June 2022 Newsletter
The start of our 2022 summer season has been a testament to the dynamic nature of field education. The devastating floods that affected parts of the Greater Yellowstone region earlier this month have shown us that careful planning and infrastructure are no match for landscape-level forces under the pressure of climate change and less predictable weather patterns. While we have rerouted our Yellowstone-bound courses for the time being, our thoughts are with the communities in the area currently reckoning with a long recovery process. Of course, this iconic landscape is no stranger to disturbance, and we're looking forward to observing the regrowth that will follow.

In the meantime, we're grateful for the new projects and time in guest speaker cabins enabled by our reroutes. Read on for more updates from the field!
It's hard to believe that Cycle the Rockies is already halfway through their course itinerary! After starting their bike tour in Billings, MT two weeks ago, our cyclists have journeyed through sun, wind, and rain, exploring sustainable building, energy production, agricultural climate resilience, and more in the communities they've visited. They will soon be approaching the Rocky Mountain Front for the first time on their tour, and we look forward to hearing about their experiences where the prairie meets the mountains. Check out the WRFI Blog for student insights straight from their bike tour!
Conservation Across Boundaries kicked off their course in the High Divide region of Southwest Montana, where they embarked on a backpacking expedition in the Snowcrest Mountain Range and met with guest speakers who are working on improving habitat connectivity between public and private lands. The next section of their course will take them into the western parts of the Greater Yellowstone Ecosystem, where they will study the implications of managing wildlife species across different federal jurisdictions (national park, national forest, BLM, and national wildlife refuge) as well as three different states (Montana, Idaho, Wyoming). Student insights from this course are also available to read on the WRFI Blog!
Our Restoration Ecology students, despite being flooded out of their original itinerary, have had a full start to their course. Their first week in the field has included a tour of Upper Clark Fork restoration projects, hands-on restoration work with the Big Hole Watershed Committee, and a backcountry adventure in the Tobacco Root Mountains along the western edge of the Greater Yellowstone Ecosystem. More to come as they head into the next section of their course in the Centennial Valley!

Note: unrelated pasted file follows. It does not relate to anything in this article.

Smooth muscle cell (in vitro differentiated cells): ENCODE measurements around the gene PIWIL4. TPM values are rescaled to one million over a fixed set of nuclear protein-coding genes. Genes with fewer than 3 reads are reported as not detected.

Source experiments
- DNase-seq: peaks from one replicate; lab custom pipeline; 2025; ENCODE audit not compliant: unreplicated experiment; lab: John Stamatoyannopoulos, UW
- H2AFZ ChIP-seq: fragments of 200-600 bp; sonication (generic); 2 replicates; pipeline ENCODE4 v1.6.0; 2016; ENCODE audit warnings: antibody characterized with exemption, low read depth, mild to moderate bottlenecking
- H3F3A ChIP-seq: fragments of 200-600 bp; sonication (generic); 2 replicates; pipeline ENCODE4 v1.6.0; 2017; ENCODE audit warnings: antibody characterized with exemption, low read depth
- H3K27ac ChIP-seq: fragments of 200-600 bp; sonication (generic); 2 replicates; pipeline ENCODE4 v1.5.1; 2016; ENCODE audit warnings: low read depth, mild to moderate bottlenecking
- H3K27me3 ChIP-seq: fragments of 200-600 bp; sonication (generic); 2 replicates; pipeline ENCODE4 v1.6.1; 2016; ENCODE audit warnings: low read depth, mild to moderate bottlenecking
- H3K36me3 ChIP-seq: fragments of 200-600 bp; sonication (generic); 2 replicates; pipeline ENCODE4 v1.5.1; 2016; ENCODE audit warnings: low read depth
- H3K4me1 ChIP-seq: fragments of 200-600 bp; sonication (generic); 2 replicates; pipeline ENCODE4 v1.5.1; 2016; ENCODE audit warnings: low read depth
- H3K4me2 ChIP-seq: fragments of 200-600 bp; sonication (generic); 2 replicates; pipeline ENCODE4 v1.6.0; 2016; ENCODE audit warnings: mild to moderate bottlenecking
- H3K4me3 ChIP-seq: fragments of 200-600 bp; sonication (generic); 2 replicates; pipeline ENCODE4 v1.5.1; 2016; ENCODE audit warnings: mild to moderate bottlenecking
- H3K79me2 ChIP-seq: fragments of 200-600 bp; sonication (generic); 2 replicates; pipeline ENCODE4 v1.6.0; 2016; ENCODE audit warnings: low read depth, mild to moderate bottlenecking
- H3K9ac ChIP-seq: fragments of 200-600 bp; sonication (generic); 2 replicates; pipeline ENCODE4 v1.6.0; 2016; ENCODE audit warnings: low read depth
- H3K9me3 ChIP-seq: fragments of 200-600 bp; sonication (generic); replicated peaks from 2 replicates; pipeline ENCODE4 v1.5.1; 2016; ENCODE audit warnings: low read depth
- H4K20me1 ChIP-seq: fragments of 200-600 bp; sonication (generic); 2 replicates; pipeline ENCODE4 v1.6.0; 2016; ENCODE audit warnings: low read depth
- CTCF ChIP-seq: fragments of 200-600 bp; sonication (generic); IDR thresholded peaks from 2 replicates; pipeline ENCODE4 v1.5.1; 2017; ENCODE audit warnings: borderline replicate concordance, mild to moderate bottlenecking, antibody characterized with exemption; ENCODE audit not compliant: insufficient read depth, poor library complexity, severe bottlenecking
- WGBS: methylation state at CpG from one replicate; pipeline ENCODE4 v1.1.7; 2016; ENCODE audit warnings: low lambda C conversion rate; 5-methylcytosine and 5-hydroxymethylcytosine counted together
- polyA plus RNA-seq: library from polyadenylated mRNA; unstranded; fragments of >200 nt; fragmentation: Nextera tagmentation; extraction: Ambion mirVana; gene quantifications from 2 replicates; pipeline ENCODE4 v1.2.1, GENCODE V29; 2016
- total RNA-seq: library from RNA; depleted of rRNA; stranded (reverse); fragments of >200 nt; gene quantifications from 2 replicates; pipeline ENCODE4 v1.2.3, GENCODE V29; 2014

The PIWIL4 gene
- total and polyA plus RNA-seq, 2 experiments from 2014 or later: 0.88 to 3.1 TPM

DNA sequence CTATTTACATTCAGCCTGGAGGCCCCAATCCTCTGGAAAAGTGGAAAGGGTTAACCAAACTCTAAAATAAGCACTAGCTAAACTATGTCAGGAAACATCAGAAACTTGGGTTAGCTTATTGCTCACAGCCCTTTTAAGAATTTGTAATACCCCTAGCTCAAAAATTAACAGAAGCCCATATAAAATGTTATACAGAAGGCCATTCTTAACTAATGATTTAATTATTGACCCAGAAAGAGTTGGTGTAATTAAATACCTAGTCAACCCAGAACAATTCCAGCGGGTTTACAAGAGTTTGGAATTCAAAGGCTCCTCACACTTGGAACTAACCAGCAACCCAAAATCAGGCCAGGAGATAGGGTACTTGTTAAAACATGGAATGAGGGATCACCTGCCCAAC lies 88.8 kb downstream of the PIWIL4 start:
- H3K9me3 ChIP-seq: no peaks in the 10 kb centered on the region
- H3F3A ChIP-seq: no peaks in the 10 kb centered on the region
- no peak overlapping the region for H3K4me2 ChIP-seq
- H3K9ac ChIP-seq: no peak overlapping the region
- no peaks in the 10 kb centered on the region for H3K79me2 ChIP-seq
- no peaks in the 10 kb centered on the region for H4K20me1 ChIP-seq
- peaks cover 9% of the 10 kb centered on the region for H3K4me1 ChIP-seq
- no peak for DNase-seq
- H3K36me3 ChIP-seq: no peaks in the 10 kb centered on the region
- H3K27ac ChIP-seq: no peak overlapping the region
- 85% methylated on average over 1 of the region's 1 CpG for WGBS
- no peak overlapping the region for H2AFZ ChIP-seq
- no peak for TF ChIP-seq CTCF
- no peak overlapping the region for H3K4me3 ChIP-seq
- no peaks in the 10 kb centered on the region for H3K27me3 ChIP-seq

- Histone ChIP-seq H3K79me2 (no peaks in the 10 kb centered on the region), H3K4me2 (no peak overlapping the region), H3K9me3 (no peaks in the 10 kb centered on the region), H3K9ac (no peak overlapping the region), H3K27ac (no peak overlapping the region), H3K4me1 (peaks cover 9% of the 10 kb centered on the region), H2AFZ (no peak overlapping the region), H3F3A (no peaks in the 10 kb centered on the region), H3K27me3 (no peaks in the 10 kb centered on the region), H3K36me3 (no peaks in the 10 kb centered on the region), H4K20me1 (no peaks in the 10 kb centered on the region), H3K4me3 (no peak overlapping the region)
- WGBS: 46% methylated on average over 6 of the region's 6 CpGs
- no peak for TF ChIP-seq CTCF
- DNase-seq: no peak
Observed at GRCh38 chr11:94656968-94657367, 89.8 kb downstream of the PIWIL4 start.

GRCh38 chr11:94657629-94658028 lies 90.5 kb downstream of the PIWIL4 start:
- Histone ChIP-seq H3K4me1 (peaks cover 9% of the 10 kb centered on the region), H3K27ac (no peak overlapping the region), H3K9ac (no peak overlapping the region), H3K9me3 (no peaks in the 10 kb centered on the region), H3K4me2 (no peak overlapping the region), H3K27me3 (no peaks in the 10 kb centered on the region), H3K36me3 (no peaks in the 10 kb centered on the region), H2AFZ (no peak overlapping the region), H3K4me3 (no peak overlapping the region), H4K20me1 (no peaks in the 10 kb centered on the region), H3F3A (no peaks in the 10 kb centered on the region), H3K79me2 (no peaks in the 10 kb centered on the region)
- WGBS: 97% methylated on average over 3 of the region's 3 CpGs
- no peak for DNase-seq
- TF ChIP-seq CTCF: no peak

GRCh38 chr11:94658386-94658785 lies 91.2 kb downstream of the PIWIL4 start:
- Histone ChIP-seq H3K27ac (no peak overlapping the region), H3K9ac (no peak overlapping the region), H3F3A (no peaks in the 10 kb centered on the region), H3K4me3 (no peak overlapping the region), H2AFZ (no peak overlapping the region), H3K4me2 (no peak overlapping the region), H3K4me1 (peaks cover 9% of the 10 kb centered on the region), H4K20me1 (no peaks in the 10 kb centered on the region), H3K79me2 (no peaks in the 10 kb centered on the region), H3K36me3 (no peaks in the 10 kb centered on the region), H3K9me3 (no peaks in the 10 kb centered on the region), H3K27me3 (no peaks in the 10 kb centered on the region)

WRFI is sad to announce the departure of Maisie Powell from our full-time staff team. After years of involvement as a student, instructor, and organizational leader, Maisie is going to continue her work in the conservation field, working to bring together communities of ranchers, forest users, and land managers in developing collaborative forest use plans in Western Montana and Northern Idaho. We're so very honored that Maisie has spent the last few years building WRFI's field education programs, and we're sure that moving forward she'll stay involvedif you're thinking about Montana Afoot & Afloat for 2023, keep an eye out for her name on our instructor roster! In the meantime, we are working to fill an Interim Field Education Coordinator role for the remainder of the 2022 season. If you're interested, check out a position description here!
2022 marks the 20th year since the passing of Matt Thomas, one of WRFI's founders and a beloved member of this community of place-based, experiential educators. To celebrate Matt's legacy, we set a goal of raising $20,000—$1,000 for every year he's been gone—for our Matt Thomas Scholarship Fund, which supports students on Montana Afoot & Afloat, WRFI's flagship course that Matt designed. We're delighted to report that we've already raised $16,740 towards our goal!

Visit our Matt Thomas Scholarship Tribute page to donate to our fundraiser, contribute a photo or memory of Matt, and connect with others who knew him well. With your help, we will enable more students to participate in Matt's vision of place-based learning in the Rocky Mountains. Thank you for helping us to celebrate the life and work of this extraordinary human!
Wild Rockies Field Institute is a 501(c)3 organization. Your gift is fully tax deductible. Our Federal Identification Number is 81-0487425.